I've Grown All of This Mint, Now What?

Preserving Mint Leaves - This is Apple Mint

I can't think of a much easier plant to have success in growing than mint. Its one of those plants that seems to find a way to spread everywhere if you don't keep in confined. Its such a wonderful plant to walk by and break off a leaf, crumple it between your fingers and smell the undeniable fragrance of mint. Its a treat young or old. But besides enjoying the pleasant fragrance, this is what you can do with it:

Harvesting - 

Harvesting mint can be done for the length of the growing season a leaf at a time if you like. The best leaves are the younger tender ones as the older ones may become bitter.  The best time for harvesting is right before the plant begins to bloom. The oils are at their peak during that time. Pick the leaves or cut the stems first thing in the morning and don't take more than 4-5 inch stem cuttings if you want to harvest later. Otherwise use longer stems for some drying methods.

Rinse mint under cool water, shake the water off and towel dry to remove excess water before starting anything.

Preserving -

  • Drying - Hanging mint to dry while left on the stem is common. The cuttings are tied together in small bundles and hung upside-down together until dry. They can be used as needed or stored in an airtight container when completely dry.  The other method is removing the leaf while fresh and spreading it out on an absorbent surface like paper or a towel to dry. Store leaves when dry the same way.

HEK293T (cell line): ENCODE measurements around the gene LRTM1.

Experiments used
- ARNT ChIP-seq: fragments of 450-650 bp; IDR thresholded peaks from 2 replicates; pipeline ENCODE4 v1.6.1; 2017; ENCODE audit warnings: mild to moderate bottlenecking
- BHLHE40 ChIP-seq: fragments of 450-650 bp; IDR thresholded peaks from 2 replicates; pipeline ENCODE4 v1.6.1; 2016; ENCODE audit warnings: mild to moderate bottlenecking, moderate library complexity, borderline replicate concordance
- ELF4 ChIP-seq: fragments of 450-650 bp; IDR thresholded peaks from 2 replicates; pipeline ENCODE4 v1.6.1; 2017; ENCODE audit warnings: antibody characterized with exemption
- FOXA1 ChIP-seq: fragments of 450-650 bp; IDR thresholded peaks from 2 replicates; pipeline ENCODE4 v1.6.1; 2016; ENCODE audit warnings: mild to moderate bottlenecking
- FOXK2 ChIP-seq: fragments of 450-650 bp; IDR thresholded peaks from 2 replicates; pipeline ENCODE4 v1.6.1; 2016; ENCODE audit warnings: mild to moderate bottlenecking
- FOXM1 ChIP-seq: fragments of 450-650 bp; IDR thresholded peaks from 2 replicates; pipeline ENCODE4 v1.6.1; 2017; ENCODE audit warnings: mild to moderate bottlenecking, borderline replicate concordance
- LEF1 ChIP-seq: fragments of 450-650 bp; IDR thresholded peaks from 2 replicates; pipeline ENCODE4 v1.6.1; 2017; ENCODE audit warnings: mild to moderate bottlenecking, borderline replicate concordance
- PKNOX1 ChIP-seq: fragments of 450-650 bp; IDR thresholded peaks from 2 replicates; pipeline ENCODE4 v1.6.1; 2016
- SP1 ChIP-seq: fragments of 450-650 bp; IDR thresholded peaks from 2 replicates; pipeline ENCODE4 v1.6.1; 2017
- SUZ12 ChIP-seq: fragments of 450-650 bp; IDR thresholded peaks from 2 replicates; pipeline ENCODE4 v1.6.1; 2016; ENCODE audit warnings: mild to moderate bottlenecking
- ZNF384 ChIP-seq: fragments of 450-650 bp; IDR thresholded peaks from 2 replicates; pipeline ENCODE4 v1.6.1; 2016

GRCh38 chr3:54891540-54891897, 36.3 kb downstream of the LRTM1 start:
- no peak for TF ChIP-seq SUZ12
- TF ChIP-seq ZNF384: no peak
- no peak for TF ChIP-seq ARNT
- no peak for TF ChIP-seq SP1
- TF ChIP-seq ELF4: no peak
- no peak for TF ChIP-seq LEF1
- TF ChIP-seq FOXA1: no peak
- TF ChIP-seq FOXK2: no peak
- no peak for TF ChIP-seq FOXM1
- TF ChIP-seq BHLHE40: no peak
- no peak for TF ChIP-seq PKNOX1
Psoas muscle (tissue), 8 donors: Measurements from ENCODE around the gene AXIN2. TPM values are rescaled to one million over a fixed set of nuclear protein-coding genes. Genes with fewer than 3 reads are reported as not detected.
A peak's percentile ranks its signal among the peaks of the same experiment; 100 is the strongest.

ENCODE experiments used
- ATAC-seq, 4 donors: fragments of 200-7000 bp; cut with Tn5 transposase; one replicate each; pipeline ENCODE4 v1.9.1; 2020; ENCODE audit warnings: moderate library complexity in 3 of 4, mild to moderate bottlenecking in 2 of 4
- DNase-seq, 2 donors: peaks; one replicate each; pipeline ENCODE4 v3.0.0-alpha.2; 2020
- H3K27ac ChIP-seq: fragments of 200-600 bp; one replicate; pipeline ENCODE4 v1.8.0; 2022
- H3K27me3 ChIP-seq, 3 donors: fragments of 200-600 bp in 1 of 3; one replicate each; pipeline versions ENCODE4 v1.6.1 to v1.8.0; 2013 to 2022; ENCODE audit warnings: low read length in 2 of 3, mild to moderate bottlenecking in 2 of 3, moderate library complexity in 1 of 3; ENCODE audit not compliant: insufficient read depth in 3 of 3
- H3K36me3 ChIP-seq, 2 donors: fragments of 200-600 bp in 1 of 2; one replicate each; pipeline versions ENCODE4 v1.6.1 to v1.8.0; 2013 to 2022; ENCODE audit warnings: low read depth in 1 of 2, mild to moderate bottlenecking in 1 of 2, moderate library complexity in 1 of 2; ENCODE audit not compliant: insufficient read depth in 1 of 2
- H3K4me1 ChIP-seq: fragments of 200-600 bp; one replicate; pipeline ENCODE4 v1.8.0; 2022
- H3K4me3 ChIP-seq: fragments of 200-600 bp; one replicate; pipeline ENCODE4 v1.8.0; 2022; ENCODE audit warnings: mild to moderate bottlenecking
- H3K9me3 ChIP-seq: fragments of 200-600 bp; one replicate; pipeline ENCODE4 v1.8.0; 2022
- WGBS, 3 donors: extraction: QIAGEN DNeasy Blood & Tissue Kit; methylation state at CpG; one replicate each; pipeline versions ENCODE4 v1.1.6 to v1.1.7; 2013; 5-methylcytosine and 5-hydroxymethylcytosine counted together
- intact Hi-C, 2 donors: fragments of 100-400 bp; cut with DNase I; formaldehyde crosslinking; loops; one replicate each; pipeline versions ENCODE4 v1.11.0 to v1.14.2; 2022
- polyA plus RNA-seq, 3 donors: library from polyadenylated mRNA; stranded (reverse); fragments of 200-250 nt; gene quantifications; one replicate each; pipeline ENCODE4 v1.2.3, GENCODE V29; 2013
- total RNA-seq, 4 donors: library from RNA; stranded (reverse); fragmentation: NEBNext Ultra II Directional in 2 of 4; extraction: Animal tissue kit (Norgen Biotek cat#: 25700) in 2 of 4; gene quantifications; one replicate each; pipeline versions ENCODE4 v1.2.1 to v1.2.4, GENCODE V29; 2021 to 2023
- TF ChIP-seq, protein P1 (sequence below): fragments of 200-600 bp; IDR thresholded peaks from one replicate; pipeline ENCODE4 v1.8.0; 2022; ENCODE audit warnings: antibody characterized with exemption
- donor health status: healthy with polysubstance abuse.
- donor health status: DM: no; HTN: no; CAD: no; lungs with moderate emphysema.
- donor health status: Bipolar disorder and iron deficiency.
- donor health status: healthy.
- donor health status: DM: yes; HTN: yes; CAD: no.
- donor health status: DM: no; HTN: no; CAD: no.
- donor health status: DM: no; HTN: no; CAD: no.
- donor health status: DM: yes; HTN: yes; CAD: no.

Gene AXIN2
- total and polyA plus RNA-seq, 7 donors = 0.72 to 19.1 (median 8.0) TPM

• Freezing -  This is a good method if you are using mint for cooking because the leaves will lose their normal green color. Flash freeze the leaves by spreading the cut leaves out in a single layer on a cookie sheet. Place in the freezer until frozen, then transfer to a freezer storage container for later use.
  • Fresh leaves  (good to add to drinks) - Keep in the house by placing cuttings in a glass of water to keep fresh. I like to remove the bottom few leaves from the cuttings. You may find that some of them start producing roots after 3 weeks though, but that may be a bonus too. 

I'm sure there are more, but I hope this will start you thinking about what to do with all of the mint you have grown.


  1. you can also use mint in balms and potions.. great for fresh youthful skin. Or how about a mint showergel?

  2. @Karen - I am really wanting to try a lot of new things using mint. Since I raise bees it seems to be a good match to include body products. Thanks for the suggestions! I will have to look up some recipes for them. Or do you have some favorites you would like to share?


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